Abraham Verghese is a professor of medicine at Stanford University and one of the most articulate physician-writers today. He recently wrote an op-ed highlighting primary care’s plight, and focuses on the scarcity of time:
The science of medicine has never been more potent – incredible advances and great benefits realized in the treatment of individual diseases – yet the public perception of us physicians is often one of a harried individual more interested in the virtual construct of the patient in the computer than in the living, breathing patient seated on the exam table.Time is the scarcest commodity of all. Patients, particularly when it comes to their routine, day-to-day care, want a physician who has time to understand them as people first, and then as patients.
It’s been frequently discussed on this blog, with solutions ranging from paying physicians per hour to cash-only practices.
There’s no easy answer, and worse, money isn’t even the root of the problem. Often left unaddressed is the burnout that primary care doctors face, practicing in unpalatable environments where the doctor-patient relationship is obstructed by bureaucracy and paperwork. Read more »
*This blog post was originally published at KevinMD.com*
Many conservatives are up-in-arms about President Obama’s decision to appoint Don Berwick, a pediatrician and renowned expert in quality improvement and patient safety, to lead the Center for Medicare and Medicaid Services (CMS). They object to Dr. Berwick’s views on a range of issues, and to Obama’s decision to use his office’s authority to appoint Dr. Berwick while the Senate was out on a short Independence Day holiday recess. As a “recess appointment,” Dr. Berwick was able to take office without Senate hearings and confirmation, but he can only serve through the end of the 111th Congress — that is, until the end of 2011 — unless ratified by the Senate.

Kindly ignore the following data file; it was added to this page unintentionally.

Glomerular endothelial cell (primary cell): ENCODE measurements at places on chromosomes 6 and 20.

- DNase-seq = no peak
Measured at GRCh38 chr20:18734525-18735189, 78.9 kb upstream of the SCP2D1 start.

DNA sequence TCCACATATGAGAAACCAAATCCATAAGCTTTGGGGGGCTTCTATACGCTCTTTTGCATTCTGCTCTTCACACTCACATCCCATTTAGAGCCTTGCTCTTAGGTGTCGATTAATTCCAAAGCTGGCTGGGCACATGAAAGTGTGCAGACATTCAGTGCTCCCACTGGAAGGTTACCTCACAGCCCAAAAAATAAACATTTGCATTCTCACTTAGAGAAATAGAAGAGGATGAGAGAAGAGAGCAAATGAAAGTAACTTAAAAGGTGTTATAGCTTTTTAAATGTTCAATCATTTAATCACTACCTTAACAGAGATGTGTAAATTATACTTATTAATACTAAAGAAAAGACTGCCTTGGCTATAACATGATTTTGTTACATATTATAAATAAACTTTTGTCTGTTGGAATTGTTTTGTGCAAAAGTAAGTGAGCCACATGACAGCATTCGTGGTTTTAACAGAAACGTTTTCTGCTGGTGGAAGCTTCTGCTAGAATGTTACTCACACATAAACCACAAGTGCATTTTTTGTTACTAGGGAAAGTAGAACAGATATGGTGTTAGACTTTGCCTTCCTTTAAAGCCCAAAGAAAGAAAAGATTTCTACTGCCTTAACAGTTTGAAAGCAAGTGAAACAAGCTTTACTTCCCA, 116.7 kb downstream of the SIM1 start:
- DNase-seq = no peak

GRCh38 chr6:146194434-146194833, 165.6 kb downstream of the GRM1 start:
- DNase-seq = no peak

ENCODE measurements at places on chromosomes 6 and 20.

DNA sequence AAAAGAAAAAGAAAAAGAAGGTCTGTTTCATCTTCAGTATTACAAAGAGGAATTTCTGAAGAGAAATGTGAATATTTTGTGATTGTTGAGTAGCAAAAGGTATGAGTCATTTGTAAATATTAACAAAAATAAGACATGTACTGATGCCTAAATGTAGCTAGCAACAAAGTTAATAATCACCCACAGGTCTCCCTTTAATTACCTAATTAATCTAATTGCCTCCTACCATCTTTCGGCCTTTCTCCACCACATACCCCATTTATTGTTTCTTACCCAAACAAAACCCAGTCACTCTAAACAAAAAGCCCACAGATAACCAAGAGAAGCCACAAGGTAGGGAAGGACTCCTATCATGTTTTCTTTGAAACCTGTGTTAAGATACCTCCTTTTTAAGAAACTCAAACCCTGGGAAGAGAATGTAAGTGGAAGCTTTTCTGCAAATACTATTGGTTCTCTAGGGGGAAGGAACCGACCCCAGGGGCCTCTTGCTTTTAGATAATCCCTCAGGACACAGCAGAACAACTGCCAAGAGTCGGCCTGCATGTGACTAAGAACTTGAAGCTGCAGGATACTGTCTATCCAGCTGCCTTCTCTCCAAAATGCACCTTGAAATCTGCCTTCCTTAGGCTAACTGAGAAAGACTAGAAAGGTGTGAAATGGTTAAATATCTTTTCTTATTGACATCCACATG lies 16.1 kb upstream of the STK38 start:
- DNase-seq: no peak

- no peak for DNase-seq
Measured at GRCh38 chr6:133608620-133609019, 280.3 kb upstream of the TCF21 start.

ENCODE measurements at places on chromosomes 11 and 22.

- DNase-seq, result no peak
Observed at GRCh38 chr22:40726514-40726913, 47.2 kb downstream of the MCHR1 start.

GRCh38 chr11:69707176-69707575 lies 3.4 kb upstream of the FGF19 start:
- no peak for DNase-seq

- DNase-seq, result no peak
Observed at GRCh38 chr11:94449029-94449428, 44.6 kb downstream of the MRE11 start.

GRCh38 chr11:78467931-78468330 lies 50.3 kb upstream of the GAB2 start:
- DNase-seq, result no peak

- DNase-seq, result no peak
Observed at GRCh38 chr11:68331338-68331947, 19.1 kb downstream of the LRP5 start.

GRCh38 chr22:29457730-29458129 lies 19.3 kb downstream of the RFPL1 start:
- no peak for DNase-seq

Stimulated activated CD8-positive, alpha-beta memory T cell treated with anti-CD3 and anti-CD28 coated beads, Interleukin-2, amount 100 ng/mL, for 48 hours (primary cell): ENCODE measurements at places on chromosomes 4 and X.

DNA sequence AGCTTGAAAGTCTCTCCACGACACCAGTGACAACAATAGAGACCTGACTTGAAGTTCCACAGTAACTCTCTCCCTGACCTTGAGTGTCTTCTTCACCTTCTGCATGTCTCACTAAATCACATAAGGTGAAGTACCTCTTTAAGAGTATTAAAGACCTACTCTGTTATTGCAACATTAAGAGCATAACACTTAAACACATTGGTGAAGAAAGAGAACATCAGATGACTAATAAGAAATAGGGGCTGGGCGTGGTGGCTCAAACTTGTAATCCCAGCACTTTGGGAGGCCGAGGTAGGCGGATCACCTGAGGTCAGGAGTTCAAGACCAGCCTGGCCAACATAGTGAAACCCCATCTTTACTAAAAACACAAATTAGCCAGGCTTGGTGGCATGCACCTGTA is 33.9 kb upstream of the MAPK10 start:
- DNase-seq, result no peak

Berwick, though, also has many supporters. Maggie Mahar articulates the “pro” viewpoint on Dr. Berwick’s appointment in a recent Health Beat post. She observes that two former CMS administrators who served in Republican administrations have commented positively about Dr. Berwick’s qualifications. Read more »
*This blog post was originally published at The ACP Advocate Blog by Bob Doherty*
One of the blogs I read by Maggie Mahar pointed out a new study that found that 26 percent of kids under age 19 are now taking prescription drugs for a chronic condition. The drugs include asthma medication, anti-psychotics, diabetes drugs, anti-hypertensives, and heartburn medications.
According to the Medco study (the largest pharmacy benefit manager), the incidence of type-2 diabetes increased over 150 percent in children between 2001 and 2009. This is staggering. Children are supposed to be healthy and active, not tied to a regimen of pills. Read more »
*This blog post was originally published at EverythingHealth*